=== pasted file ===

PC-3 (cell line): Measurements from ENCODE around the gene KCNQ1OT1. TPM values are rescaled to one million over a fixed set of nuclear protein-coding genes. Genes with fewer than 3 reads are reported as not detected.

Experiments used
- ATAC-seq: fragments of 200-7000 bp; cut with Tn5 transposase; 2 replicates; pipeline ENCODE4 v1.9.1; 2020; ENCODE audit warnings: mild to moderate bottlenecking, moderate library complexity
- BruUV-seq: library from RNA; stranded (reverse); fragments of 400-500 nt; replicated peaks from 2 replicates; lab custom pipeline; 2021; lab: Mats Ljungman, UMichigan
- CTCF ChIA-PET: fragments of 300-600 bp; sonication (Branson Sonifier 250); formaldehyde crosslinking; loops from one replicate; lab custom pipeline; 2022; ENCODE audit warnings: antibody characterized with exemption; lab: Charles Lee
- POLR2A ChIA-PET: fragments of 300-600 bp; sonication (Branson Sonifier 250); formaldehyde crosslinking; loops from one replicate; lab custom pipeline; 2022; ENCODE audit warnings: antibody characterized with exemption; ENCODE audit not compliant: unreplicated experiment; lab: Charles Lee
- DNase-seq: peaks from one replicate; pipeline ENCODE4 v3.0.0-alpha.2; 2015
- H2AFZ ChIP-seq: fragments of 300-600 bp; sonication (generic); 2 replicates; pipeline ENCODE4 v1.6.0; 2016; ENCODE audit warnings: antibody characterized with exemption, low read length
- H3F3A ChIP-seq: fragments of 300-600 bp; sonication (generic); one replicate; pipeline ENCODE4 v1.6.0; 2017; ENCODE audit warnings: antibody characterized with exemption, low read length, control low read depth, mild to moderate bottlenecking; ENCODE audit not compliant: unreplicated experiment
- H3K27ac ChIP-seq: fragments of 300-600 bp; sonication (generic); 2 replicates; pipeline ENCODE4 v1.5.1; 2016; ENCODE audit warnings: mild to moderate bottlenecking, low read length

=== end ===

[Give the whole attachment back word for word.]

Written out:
PC-3 (cell line): Measurements from ENCODE around the gene KCNQ1OT1. TPM values are rescaled to one million over a fixed set of nuclear protein-coding genes. Genes with fewer than 3 reads are reported as not detected.

Experiments used
- ATAC-seq: fragments of 200-7000 bp; cut with Tn5 transposase; 2 replicates; pipeline ENCODE4 v1.9.1; 2020; ENCODE audit warnings: mild to moderate bottlenecking, moderate library complexity
- BruUV-seq: library from RNA; stranded (reverse); fragments of 400-500 nt; replicated peaks from 2 replicates; lab custom pipeline; 2021; lab: Mats Ljungman, UMichigan
- CTCF ChIA-PET: fragments of 300-600 bp; sonication (Branson Sonifier 250); formaldehyde crosslinking; loops from one replicate; lab custom pipeline; 2022; ENCODE audit warnings: antibody characterized with exemption; lab: Charles Lee
- POLR2A ChIA-PET: fragments of 300-600 bp; sonication (Branson Sonifier 250); formaldehyde crosslinking; loops from one replicate; lab custom pipeline; 2022; ENCODE audit warnings: antibody characterized with exemption; ENCODE audit not compliant: unreplicated experiment; lab: Charles Lee
- DNase-seq: peaks from one replicate; pipeline ENCODE4 v3.0.0-alpha.2; 2015
- H2AFZ ChIP-seq: fragments of 300-600 bp; sonication (generic); 2 replicates; pipeline ENCODE4 v1.6.0; 2016; ENCODE audit warnings: antibody characterized with exemption, low read length
- H3F3A ChIP-seq: fragments of 300-600 bp; sonication (generic); one replicate; pipeline ENCODE4 v1.6.0; 2017; ENCODE audit warnings: antibody characterized with exemption, low read length, control low read depth, mild to moderate bottlenecking; ENCODE audit not compliant: unreplicated experiment
- H3K27ac ChIP-seq: fragments of 300-600 bp; sonication (generic); 2 replicates; pipeline ENCODE4 v1.5.1; 2016; ENCODE audit warnings: mild to moderate bottlenecking, low read length